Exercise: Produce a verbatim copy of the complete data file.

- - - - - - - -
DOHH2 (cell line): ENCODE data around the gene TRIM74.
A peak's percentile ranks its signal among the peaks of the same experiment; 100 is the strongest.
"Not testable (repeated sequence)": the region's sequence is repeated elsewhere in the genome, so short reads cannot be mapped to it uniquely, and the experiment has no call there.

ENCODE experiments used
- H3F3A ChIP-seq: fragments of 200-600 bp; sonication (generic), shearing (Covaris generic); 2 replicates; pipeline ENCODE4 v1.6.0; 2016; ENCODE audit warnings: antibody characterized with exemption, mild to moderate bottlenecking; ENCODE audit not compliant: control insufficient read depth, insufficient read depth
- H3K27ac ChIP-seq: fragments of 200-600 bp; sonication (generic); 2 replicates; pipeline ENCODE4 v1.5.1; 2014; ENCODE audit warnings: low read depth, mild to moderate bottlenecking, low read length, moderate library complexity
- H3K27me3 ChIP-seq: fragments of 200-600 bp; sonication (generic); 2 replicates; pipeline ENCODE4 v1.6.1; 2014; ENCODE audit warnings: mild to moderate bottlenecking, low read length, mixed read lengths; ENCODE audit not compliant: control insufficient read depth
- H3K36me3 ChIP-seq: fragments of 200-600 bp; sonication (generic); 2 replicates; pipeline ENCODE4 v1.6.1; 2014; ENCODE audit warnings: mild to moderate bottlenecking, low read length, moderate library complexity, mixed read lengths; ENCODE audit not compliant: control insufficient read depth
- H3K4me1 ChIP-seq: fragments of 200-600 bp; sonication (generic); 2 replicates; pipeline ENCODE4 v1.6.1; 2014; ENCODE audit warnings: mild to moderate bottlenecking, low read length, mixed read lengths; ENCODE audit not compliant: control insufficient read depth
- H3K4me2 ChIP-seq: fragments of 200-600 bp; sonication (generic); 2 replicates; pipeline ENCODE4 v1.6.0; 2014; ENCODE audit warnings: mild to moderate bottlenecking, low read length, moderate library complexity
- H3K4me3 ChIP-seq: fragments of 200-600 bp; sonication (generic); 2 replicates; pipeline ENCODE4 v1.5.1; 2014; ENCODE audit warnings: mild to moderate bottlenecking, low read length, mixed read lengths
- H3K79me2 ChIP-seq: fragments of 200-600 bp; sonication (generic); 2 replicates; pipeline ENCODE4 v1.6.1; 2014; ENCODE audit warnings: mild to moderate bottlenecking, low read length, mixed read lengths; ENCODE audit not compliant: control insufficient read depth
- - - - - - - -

DOHH2 (cell line): ENCODE data around the gene TRIM74.
A peak's percentile ranks its signal among the peaks of the same experiment; 100 is the strongest.
"Not testable (repeated sequence)": the region's sequence is repeated elsewhere in the genome, so short reads cannot be mapped to it uniquely, and the experiment has no call there.

ENCODE experiments used
- H3F3A ChIP-seq: fragments of 200-600 bp; sonication (generic), shearing (Covaris generic); 2 replicates; pipeline ENCODE4 v1.6.0; 2016; ENCODE audit warnings: antibody characterized with exemption, mild to moderate bottlenecking; ENCODE audit not compliant: control insufficient read depth, insufficient read depth
- H3K27ac ChIP-seq: fragments of 200-600 bp; sonication (generic); 2 replicates; pipeline ENCODE4 v1.5.1; 2014; ENCODE audit warnings: low read depth, mild to moderate bottlenecking, low read length, moderate library complexity
- H3K27me3 ChIP-seq: fragments of 200-600 bp; sonication (generic); 2 replicates; pipeline ENCODE4 v1.6.1; 2014; ENCODE audit warnings: mild to moderate bottlenecking, low read length, mixed read lengths; ENCODE audit not compliant: control insufficient read depth
- H3K36me3 ChIP-seq: fragments of 200-600 bp; sonication (generic); 2 replicates; pipeline ENCODE4 v1.6.1; 2014; ENCODE audit warnings: mild to moderate bottlenecking, low read length, moderate library complexity, mixed read lengths; ENCODE audit not compliant: control insufficient read depth
- H3K4me1 ChIP-seq: fragments of 200-600 bp; sonication (generic); 2 replicates; pipeline ENCODE4 v1.6.1; 2014; ENCODE audit warnings: mild to moderate bottlenecking, low read length, mixed read lengths; ENCODE audit not compliant: control insufficient read depth
- H3K4me2 ChIP-seq: fragments of 200-600 bp; sonication (generic); 2 replicates; pipeline ENCODE4 v1.6.0; 2014; ENCODE audit warnings: mild to moderate bottlenecking, low read length, moderate library complexity
- H3K4me3 ChIP-seq: fragments of 200-600 bp; sonication (generic); 2 replicates; pipeline ENCODE4 v1.5.1; 2014; ENCODE audit warnings: mild to moderate bottlenecking, low read length, mixed read lengths
- H3K79me2 ChIP-seq: fragments of 200-600 bp; sonication (generic); 2 replicates; pipeline ENCODE4 v1.6.1; 2014; ENCODE audit warnings: mild to moderate bottlenecking, low read length, mixed read lengths; ENCODE audit not compliant: control insufficient read depth